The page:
I identified an evaluative bias whereby the effects of population-level interventions were less likely than those of individual-level interventions to have been studied using the most rigorous study designs. Understanding of how environmental and policy factors may influence active travel and physical activity currently relies heavily on evidence from cross-sectional studies of correlates rather than intervention studies. I therefore took advantage of the opportunity presented by a local ‘natural experiment’ — the construction of a new urban section of the M74 motorway in Glasgow — to design, develop and complete the cross-sectional (baseline) phase of a new primary study of the effects of a major environmental intervention.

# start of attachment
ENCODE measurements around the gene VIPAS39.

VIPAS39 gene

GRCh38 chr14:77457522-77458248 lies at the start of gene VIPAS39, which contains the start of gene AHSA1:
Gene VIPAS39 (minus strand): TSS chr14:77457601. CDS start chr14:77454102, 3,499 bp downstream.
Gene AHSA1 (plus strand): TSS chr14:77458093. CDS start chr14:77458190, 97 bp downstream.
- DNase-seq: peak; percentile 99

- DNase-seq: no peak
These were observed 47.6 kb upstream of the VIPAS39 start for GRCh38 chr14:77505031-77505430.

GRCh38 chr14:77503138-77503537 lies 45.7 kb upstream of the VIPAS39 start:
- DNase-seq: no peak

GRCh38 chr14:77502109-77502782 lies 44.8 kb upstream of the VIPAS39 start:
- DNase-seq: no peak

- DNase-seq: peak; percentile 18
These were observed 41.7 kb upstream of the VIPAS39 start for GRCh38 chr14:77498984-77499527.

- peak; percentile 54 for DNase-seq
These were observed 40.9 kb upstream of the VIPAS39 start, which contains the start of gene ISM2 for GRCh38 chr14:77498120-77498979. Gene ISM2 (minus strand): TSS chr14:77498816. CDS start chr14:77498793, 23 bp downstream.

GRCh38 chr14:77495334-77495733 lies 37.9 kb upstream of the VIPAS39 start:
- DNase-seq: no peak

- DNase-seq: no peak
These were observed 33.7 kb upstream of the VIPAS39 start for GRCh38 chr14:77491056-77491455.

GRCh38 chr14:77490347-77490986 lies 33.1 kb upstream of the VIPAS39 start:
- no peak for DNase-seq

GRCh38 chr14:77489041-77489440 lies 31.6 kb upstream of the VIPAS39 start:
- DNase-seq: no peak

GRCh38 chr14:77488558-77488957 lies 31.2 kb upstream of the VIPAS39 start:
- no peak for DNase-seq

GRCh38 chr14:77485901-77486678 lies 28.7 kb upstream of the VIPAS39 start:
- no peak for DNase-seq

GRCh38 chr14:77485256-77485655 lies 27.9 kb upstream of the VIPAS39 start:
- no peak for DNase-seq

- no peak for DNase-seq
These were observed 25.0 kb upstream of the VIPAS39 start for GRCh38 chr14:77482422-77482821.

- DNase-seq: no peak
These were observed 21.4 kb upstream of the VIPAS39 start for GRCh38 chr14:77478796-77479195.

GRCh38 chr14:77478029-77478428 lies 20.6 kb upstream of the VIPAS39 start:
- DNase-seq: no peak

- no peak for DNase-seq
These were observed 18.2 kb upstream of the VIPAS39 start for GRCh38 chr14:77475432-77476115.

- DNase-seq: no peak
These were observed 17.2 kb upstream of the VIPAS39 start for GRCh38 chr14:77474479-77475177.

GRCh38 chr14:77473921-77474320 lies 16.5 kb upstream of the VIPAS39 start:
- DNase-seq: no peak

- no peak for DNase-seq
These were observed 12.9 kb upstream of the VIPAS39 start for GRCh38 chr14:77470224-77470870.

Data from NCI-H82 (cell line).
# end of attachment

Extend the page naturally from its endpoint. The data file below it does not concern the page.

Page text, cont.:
Using a combination of census data, geographical data and field visits, I delineated an intervention study area close to the proposed route of the new motorway and two matched control areas elsewhere in Glasgow. I collected and described data from residents in the three study areas (n=1322) on socioeconomic status, the local environment, travel behaviour, physical activity and general health and wellbeing using a postal questionnaire incorporating two established instruments (the SF-8 and the short-form International Physical Activity Questionnaire), a travel diary and a new 14-item neighbourhood rating scale whose test–retest reliability I established in a subset of respondents (n=125). I then analysed the correlates of active travel and physical activity using logistic regression. Using travel diary data from Scottish Household Survey respondents (n=39067), I also compared the characteristics and travel behaviour of residents living close to the proposed route with those living in the rest of Scotland and analysed the correlates of active travel using logistic regression.